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Race for the Superbomb | Timeline


September: Enrico Fermi suggests to Edward Teller that an atomic bomb might heat deuterium sufficiently to kindle a full-scale thermonuclear reaction. US

April 25: Two weeks into his presidency, President Truman is briefed on the Manhattan Project, the U.S. wartime effort to build an atomic bomb. US

May 7: Germany surrenders to Allies in WWII ending the war in Europe. 

July 16: U.S. detonates the first A-bomb near Alamogordo, New Mexico. Called the "Trinity" test, it explodes with a force equivalent to 18,000 tons of TNT. US

July 25: U.S. General Carl Spaatz, Commander of the Strategic Air Force in the Pacific, receives directive to drop atomic bomb. US

August 6: The "Little Boy" A-bomb explodes 1,900 feet above Hiroshima with a force equivalent to 12,500 tons of TNT. By the end of the year, bomb-related deaths in Japan total 140,000. US

August 9: The "Fat Man" A-bomb explodes at 1,650 feet over Nagasaki with a yield equivalent to 22,000 tons of TNT. 70,000 die in Nagasaki by the end of 1945 from the effects of the bomb. US

September 20: U.S. Joint Chiefs of Staff embrace "first-strike" atomic warfare policy. US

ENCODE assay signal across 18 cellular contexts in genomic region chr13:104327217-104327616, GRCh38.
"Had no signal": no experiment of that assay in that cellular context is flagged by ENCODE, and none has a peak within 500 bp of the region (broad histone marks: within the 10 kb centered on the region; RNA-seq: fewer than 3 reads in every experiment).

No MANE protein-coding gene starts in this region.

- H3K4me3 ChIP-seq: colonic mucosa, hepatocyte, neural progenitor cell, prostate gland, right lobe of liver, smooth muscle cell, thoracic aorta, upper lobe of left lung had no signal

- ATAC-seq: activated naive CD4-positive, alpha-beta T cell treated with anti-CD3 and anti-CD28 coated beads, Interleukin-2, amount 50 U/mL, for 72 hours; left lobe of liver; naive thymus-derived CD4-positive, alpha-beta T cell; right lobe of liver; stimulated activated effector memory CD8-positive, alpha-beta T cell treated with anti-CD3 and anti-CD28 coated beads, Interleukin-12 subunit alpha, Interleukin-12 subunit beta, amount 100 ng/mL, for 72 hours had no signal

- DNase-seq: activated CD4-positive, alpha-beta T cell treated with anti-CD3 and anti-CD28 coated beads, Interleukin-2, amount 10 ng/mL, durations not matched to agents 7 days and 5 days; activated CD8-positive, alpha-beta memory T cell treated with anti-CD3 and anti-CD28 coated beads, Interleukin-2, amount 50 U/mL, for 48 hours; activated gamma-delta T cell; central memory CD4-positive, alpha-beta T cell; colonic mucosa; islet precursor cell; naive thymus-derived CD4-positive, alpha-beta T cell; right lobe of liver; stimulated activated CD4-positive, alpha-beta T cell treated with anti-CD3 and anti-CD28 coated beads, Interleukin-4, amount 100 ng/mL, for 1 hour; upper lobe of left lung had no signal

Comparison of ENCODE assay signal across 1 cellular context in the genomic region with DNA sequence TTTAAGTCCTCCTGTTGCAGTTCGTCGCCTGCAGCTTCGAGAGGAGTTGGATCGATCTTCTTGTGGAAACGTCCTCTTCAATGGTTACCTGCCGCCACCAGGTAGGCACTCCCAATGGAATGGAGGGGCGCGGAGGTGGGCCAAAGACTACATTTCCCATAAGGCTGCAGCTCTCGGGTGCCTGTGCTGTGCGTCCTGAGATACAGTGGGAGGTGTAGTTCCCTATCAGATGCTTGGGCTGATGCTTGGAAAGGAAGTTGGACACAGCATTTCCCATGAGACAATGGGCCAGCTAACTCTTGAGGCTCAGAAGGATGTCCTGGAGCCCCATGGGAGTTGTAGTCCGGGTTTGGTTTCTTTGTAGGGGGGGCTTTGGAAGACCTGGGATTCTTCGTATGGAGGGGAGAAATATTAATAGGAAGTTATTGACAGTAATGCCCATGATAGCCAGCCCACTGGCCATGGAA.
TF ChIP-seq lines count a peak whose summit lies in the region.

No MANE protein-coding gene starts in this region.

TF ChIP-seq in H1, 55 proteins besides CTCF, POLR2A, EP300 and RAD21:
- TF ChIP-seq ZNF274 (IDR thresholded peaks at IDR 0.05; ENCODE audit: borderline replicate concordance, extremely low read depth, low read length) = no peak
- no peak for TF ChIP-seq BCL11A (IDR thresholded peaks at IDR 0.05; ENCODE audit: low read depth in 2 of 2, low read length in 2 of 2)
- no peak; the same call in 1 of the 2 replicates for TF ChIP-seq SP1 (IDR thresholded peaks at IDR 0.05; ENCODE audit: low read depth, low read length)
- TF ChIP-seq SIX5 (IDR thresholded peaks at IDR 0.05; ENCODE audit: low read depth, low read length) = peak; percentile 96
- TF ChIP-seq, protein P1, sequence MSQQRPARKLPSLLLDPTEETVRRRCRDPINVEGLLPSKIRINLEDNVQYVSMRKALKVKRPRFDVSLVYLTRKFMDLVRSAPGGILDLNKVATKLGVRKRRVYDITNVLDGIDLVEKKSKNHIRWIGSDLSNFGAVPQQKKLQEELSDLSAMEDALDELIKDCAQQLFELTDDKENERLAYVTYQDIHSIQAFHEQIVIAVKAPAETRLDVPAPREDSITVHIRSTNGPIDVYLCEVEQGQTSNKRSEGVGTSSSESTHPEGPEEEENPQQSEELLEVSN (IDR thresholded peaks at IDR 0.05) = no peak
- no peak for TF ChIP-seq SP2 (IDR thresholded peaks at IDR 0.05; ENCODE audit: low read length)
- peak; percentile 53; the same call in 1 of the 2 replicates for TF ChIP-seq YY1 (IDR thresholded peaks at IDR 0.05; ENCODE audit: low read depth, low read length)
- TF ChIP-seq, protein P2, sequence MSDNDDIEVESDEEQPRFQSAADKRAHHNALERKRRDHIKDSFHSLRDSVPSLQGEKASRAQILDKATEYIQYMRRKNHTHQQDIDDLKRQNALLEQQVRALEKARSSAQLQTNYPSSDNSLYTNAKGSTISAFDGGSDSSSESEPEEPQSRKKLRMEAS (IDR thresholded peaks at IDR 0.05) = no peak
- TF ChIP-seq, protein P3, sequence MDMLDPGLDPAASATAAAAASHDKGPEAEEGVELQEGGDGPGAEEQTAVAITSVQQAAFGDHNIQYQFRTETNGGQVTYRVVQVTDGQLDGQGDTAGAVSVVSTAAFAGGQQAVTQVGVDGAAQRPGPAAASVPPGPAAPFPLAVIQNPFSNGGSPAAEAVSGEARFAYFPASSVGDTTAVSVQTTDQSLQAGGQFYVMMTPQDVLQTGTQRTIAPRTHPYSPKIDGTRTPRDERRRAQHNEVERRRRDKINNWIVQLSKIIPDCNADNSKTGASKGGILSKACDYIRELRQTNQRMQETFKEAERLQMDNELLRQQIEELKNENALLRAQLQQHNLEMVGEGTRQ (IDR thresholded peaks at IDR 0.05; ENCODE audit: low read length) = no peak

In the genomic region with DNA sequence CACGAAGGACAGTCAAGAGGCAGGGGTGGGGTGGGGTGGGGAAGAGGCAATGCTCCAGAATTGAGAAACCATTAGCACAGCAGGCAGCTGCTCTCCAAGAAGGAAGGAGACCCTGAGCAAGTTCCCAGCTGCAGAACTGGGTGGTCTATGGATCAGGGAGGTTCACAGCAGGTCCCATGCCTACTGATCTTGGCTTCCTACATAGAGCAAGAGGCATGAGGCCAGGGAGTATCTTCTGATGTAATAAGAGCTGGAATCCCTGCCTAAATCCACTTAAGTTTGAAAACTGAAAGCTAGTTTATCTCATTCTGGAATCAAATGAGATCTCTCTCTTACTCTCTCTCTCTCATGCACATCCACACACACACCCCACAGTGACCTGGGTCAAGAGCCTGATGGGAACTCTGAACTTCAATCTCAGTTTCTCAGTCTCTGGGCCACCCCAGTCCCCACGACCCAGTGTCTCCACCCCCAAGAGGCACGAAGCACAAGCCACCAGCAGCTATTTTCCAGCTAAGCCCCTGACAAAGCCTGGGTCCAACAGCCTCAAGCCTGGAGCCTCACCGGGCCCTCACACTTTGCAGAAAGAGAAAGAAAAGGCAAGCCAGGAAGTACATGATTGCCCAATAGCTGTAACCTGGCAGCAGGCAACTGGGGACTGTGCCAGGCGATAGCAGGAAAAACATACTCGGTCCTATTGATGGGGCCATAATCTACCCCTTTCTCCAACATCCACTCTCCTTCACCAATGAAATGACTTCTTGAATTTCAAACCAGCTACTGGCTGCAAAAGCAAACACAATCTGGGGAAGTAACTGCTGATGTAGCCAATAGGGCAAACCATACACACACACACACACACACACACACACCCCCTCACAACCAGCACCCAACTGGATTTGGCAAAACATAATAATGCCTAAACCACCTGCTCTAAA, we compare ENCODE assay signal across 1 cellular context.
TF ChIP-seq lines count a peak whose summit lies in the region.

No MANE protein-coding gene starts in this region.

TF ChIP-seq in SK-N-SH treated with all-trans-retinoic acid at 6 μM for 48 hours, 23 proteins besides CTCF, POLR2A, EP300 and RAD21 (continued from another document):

October: At the Los Alamos scientific laboratory in New Mexico, physicist Edward Teller seeks Robert Oppenheimer'ssupport on a full tilt effort to build a hydrogen bomb. Oppenheimer refuses. US

October 18: Lavrentii Beria, head of the Soviet secret police and in charge of the Soviet nuclear program, is provided top-secret details on the U.S. plutonium bomb by a spy working inside Los Alamos. USSR

November 23: The USSR concludes a secret agreement with Czechoslovakia granting the Soviet Union exclusive rights to all uranium mined within Czechoslovakia. USSR

December 24: U.S. Embassy in Moscow warns of an all-out effort by USSR to build atomic bomb. US

February 9: Joseph Stalin gives a speech at the Bolshoi Theater which marks a deterioration in relations with the U.S. USSR

February 22: U.S. Chargé d'affaires in Moscow George Kennan sends historic 8,000 word telegram to the State Department. It analyzes Soviet foreign policy in alarming terms. US